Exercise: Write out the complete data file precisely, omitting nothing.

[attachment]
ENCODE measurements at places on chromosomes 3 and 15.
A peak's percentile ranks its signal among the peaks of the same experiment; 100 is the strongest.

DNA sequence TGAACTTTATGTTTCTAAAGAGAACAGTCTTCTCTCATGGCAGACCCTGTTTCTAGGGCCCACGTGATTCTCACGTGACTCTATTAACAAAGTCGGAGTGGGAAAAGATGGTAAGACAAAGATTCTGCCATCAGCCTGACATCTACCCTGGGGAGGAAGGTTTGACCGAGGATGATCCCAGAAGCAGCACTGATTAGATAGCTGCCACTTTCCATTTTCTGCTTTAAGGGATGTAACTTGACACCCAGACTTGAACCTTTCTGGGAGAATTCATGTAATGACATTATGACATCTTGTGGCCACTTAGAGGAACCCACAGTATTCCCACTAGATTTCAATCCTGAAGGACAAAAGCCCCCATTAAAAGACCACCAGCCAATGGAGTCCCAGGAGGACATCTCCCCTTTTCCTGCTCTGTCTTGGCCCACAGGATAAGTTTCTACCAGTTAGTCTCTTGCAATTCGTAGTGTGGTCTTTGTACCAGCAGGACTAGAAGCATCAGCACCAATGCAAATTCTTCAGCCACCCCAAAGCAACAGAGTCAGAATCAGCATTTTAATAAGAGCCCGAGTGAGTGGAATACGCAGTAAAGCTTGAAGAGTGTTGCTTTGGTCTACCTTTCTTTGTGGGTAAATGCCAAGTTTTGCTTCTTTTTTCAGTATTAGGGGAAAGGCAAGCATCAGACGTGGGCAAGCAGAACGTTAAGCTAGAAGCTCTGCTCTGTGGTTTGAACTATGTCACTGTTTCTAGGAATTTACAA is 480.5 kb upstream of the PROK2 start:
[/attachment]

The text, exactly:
ENCODE measurements at places on chromosomes 3 and 15.
A peak's percentile ranks its signal among the peaks of the same experiment; 100 is the strongest.

DNA sequence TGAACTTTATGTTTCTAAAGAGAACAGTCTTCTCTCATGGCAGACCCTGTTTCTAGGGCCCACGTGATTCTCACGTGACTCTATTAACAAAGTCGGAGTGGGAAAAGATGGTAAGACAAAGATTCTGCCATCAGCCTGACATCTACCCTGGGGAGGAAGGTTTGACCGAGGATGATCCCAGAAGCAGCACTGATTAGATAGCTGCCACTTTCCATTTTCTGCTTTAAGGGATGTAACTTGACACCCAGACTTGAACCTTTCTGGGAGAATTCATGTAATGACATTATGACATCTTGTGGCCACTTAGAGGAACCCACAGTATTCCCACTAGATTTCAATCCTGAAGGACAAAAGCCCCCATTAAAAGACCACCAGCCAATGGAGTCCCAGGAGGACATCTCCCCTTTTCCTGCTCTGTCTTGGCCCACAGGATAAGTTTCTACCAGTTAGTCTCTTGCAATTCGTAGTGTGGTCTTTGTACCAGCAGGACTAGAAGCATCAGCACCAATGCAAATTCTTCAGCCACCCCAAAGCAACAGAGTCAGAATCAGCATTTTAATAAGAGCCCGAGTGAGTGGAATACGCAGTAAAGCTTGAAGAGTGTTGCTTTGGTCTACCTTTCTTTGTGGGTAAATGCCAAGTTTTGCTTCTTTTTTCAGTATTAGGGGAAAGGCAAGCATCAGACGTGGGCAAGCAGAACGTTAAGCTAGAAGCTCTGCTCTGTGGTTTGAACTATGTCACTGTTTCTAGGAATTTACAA is 480.5 kb upstream of the PROK2 start: